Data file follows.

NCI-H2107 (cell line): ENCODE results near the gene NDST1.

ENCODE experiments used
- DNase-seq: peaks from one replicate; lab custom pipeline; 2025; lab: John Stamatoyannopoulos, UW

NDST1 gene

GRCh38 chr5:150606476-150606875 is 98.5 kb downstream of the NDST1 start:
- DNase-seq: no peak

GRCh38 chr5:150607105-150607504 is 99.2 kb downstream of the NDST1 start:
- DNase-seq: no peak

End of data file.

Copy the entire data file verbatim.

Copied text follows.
NCI-H2107 (cell line): ENCODE results near the gene NDST1.

ENCODE experiments used
- DNase-seq: peaks from one replicate; lab custom pipeline; 2025; lab: John Stamatoyannopoulos, UW

NDST1 gene

GRCh38 chr5:150606476-150606875 is 98.5 kb downstream of the NDST1 start:
- DNase-seq: no peak

GRCh38 chr5:150607105-150607504 is 99.2 kb downstream of the NDST1 start:
- DNase-seq: no peak